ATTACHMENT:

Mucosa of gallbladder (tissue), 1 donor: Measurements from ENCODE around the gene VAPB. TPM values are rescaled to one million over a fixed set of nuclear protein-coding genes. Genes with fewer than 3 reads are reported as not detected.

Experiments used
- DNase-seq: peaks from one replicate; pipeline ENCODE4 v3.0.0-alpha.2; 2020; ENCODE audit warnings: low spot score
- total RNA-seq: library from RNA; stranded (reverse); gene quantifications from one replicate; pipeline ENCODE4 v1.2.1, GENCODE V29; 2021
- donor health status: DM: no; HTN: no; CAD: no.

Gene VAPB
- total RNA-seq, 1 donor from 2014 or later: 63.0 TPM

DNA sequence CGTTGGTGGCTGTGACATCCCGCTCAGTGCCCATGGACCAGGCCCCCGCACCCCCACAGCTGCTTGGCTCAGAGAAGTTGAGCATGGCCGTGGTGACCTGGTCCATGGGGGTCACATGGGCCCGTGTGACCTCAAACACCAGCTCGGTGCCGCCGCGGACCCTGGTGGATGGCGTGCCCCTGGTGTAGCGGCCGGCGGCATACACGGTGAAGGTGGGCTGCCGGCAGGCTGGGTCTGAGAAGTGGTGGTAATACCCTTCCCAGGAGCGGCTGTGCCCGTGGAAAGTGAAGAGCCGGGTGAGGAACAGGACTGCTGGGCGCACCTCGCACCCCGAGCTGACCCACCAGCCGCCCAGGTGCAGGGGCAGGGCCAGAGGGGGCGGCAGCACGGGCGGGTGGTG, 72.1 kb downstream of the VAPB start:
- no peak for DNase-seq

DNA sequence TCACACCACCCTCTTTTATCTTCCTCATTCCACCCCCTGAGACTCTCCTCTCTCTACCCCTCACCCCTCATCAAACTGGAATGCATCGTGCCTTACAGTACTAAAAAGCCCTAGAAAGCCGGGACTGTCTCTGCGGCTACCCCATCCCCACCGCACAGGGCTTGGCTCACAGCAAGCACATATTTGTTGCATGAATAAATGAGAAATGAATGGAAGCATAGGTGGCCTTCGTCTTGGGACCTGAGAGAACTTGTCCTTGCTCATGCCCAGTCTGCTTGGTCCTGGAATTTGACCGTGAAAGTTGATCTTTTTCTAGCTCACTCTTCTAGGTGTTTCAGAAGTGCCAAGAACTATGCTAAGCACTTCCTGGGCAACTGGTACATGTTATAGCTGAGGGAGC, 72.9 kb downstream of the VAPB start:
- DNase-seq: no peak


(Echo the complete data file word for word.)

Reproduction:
Mucosa of gallbladder (tissue), 1 donor: Measurements from ENCODE around the gene VAPB. TPM values are rescaled to one million over a fixed set of nuclear protein-coding genes. Genes with fewer than 3 reads are reported as not detected.

Experiments used
- DNase-seq: peaks from one replicate; pipeline ENCODE4 v3.0.0-alpha.2; 2020; ENCODE audit warnings: low spot score
- total RNA-seq: library from RNA; stranded (reverse); gene quantifications from one replicate; pipeline ENCODE4 v1.2.1, GENCODE V29; 2021
- donor health status: DM: no; HTN: no; CAD: no.

Gene VAPB
- total RNA-seq, 1 donor from 2014 or later: 63.0 TPM

DNA sequence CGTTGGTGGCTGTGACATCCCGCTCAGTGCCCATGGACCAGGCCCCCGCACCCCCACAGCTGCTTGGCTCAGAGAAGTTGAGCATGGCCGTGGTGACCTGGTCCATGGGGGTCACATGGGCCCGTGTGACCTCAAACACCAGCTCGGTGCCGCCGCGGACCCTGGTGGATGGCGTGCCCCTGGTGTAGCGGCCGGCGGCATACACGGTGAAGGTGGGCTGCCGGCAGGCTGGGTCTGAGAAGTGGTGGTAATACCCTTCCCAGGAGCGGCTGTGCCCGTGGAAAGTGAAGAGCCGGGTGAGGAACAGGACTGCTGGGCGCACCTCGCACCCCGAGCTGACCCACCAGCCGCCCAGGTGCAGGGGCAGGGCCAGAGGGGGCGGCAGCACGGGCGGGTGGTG, 72.1 kb downstream of the VAPB start:
- no peak for DNase-seq

DNA sequence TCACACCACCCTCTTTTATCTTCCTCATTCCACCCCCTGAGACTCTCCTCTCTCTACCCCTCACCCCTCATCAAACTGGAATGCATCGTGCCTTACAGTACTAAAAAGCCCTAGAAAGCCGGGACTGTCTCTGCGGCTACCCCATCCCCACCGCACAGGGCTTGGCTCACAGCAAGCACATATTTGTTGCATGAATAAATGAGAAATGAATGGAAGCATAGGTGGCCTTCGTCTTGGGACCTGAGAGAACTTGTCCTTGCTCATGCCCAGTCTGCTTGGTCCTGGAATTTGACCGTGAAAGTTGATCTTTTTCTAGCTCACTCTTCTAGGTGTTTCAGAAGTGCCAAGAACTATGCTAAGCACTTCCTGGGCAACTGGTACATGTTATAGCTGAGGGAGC, 72.9 kb downstream of the VAPB start:
- DNase-seq: no peak